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Lawmakers won't share more revenue with cities
Ming, Nolan.jpg
Ming

Tennessee lawmakers won’t be sharing more of the state’s revenue with cities.

Mayors across the state had their fingers crossed for two pieces of proposed legislation that would have allocated more sales tax revenue to their cities.

“The Tennessee State Senate and House adopted a budget and appropriation bill for fiscal year 2022-23,” said city administrator Nolan Ming. “The agreement adopted does not include funding to restore the historic sharing of state sales tax with cities, nor does it alter the single article cap to allow for local governments to realize more local option sales tax revenues.” 

One measure would have restored the 55-year revenue sharing relationship and allowed cities to share in 100% of the state sales tax revenues flowing to the state’s general fund.

Another measure would have allowed local governments to receive their local share of sales tax collected between $1,600 and $3,200 on a single article that is taxed.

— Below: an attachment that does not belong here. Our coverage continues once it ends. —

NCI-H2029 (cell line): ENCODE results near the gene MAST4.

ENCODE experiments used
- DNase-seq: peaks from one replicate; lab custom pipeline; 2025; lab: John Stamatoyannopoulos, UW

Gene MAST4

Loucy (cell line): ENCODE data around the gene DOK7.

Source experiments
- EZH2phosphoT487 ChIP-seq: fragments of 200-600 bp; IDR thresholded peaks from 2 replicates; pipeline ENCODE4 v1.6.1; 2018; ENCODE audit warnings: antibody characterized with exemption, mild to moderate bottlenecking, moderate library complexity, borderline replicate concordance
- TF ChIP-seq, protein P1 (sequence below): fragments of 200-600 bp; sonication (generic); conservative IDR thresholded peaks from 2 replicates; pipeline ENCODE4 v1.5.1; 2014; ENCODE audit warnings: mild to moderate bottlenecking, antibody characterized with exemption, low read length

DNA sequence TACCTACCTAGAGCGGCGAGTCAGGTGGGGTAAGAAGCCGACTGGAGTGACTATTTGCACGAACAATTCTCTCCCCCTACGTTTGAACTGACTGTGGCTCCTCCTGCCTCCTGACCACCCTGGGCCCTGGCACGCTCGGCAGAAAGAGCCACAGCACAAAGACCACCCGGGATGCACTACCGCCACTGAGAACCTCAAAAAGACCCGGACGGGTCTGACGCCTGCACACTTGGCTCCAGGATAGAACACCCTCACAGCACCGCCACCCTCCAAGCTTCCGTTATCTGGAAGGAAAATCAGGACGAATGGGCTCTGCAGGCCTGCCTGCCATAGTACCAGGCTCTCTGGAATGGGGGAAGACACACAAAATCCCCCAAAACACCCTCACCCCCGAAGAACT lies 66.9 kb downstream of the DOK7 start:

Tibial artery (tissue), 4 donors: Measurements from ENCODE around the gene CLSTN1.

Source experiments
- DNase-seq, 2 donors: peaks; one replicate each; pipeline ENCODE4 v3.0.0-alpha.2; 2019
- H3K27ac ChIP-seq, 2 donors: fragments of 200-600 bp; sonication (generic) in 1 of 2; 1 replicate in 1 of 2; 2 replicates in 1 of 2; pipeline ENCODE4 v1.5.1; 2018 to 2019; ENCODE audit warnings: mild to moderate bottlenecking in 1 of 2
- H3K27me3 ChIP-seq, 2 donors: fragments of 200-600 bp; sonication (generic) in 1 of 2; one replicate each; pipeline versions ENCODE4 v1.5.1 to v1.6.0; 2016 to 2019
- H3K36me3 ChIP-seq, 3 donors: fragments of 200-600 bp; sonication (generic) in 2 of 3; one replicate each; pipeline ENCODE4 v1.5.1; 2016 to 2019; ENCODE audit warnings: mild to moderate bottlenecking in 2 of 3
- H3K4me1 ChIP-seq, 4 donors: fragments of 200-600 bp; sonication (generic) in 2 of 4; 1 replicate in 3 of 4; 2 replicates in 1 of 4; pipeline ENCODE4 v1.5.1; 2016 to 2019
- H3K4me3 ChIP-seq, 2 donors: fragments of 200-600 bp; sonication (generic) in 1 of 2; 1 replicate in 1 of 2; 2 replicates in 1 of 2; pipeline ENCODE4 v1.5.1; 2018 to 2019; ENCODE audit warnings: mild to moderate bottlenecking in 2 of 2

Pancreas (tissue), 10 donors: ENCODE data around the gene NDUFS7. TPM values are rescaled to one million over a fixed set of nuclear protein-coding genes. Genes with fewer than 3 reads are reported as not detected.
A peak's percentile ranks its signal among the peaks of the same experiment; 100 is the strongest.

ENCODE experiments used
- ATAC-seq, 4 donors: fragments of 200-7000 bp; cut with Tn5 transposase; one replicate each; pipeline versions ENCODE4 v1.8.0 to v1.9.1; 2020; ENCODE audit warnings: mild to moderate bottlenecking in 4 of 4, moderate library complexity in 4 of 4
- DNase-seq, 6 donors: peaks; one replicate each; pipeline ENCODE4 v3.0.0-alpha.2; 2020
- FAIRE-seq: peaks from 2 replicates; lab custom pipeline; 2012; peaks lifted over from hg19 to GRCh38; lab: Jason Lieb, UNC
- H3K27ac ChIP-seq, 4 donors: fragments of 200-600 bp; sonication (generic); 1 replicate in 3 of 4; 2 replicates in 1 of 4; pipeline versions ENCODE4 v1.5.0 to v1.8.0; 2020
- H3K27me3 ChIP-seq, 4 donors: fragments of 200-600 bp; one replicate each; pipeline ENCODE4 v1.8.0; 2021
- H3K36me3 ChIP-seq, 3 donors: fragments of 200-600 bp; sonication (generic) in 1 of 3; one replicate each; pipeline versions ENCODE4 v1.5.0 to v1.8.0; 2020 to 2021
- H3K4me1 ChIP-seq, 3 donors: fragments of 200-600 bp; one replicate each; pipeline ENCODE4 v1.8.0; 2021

In all, it would have amounted to more than $200,000 in additional tax dollars for the city of McMinnville.

According to McMinnville Mayor Ryle Chastain, those additional funds would have benefited city residents and meant community improvements without further burdening taxpayers.

“City streets, sidewalks, stormwater infrastructure, and parks are but a few things we could spend the money on rather than seeing it go to the state general fund where we have no say or input on how it’s utilized,” Chastain said.

Mayors will have to wait another year to see if similar legislation is presented and gets passed.